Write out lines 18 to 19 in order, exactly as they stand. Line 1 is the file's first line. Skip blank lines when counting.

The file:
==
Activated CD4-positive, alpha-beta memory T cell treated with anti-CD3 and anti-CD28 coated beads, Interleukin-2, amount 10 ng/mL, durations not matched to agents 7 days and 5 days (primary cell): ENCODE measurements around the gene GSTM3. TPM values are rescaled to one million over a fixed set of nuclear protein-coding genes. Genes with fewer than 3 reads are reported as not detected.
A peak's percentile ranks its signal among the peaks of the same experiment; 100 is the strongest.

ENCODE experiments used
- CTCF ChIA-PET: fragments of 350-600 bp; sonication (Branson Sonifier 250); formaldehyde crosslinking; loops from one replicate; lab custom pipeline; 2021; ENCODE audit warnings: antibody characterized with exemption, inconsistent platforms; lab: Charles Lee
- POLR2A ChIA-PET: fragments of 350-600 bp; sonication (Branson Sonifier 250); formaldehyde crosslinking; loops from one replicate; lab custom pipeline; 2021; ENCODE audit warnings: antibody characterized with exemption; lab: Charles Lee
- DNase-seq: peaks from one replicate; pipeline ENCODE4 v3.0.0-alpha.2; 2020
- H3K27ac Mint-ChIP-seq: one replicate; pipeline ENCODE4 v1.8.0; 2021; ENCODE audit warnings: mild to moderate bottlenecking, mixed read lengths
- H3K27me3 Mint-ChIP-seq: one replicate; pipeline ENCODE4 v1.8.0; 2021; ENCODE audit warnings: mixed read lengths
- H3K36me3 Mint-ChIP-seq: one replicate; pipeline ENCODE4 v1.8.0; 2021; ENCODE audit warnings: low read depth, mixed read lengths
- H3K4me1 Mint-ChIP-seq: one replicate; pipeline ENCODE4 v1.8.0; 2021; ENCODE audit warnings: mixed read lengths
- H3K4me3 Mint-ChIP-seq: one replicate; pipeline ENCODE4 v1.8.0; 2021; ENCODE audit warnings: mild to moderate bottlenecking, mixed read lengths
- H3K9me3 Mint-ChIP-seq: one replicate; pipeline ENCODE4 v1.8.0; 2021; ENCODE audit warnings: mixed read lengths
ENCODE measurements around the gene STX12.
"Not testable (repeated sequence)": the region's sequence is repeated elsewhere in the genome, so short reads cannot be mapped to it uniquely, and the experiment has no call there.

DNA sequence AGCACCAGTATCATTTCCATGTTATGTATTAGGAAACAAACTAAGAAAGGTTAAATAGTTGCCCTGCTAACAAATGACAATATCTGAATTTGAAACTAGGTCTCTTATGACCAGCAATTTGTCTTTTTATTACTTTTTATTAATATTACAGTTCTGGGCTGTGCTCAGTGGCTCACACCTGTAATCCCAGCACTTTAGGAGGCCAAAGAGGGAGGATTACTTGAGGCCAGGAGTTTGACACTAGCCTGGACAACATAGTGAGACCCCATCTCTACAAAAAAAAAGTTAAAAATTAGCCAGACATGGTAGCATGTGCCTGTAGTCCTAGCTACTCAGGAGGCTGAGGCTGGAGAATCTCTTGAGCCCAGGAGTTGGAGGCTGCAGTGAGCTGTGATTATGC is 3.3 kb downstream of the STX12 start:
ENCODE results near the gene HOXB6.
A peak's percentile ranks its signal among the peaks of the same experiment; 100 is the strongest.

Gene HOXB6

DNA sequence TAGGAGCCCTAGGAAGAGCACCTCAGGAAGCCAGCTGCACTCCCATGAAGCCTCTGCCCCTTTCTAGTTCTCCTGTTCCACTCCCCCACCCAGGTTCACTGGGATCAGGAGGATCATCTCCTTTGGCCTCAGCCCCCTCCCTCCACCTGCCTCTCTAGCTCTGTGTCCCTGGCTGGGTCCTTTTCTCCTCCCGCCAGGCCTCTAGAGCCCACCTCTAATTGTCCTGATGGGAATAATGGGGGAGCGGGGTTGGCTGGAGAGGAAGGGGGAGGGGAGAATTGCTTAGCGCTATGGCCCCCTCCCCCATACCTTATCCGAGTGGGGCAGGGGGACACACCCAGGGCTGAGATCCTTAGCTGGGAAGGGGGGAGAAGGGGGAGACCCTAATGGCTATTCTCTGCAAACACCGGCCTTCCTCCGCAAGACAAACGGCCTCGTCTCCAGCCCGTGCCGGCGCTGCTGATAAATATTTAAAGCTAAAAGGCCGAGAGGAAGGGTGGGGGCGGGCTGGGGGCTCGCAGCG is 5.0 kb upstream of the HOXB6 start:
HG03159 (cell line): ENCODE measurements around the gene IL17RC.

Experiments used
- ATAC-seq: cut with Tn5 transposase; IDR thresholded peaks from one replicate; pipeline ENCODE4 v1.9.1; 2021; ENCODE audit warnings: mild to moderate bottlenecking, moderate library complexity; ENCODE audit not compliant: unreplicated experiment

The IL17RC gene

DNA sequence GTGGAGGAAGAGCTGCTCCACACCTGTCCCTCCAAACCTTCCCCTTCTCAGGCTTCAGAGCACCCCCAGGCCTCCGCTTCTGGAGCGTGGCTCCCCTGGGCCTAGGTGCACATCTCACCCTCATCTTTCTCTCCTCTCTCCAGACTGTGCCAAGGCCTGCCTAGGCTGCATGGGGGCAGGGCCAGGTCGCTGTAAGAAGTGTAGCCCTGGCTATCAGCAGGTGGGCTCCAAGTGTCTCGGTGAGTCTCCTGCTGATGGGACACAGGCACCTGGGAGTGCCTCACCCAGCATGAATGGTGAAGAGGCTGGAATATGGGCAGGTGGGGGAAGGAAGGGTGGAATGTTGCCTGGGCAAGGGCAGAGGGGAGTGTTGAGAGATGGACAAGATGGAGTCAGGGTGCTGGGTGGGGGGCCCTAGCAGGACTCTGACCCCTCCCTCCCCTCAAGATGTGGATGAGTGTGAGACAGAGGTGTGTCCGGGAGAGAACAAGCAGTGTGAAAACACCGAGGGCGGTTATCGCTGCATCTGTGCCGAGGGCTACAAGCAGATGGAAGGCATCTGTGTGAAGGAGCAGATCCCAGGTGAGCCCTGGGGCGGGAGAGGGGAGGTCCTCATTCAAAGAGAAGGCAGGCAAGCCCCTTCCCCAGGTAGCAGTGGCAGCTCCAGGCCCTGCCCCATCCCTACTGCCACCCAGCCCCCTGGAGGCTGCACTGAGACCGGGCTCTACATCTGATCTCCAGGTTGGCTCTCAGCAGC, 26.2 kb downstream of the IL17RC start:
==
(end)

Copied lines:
Gene HOXB6

DNA sequence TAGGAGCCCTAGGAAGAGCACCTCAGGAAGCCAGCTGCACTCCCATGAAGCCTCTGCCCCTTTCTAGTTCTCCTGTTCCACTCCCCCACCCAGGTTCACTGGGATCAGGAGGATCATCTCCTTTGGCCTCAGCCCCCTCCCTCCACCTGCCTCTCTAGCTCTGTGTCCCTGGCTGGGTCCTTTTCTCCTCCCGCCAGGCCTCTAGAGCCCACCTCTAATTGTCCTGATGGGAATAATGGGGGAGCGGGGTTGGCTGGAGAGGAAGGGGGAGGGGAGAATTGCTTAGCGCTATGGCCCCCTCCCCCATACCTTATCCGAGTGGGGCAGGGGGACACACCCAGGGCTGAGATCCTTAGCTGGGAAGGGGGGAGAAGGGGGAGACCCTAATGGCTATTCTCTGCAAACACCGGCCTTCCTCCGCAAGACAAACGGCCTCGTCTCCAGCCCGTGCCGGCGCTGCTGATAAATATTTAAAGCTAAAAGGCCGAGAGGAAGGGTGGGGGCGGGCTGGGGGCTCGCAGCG is 5.0 kb upstream of the HOXB6 start: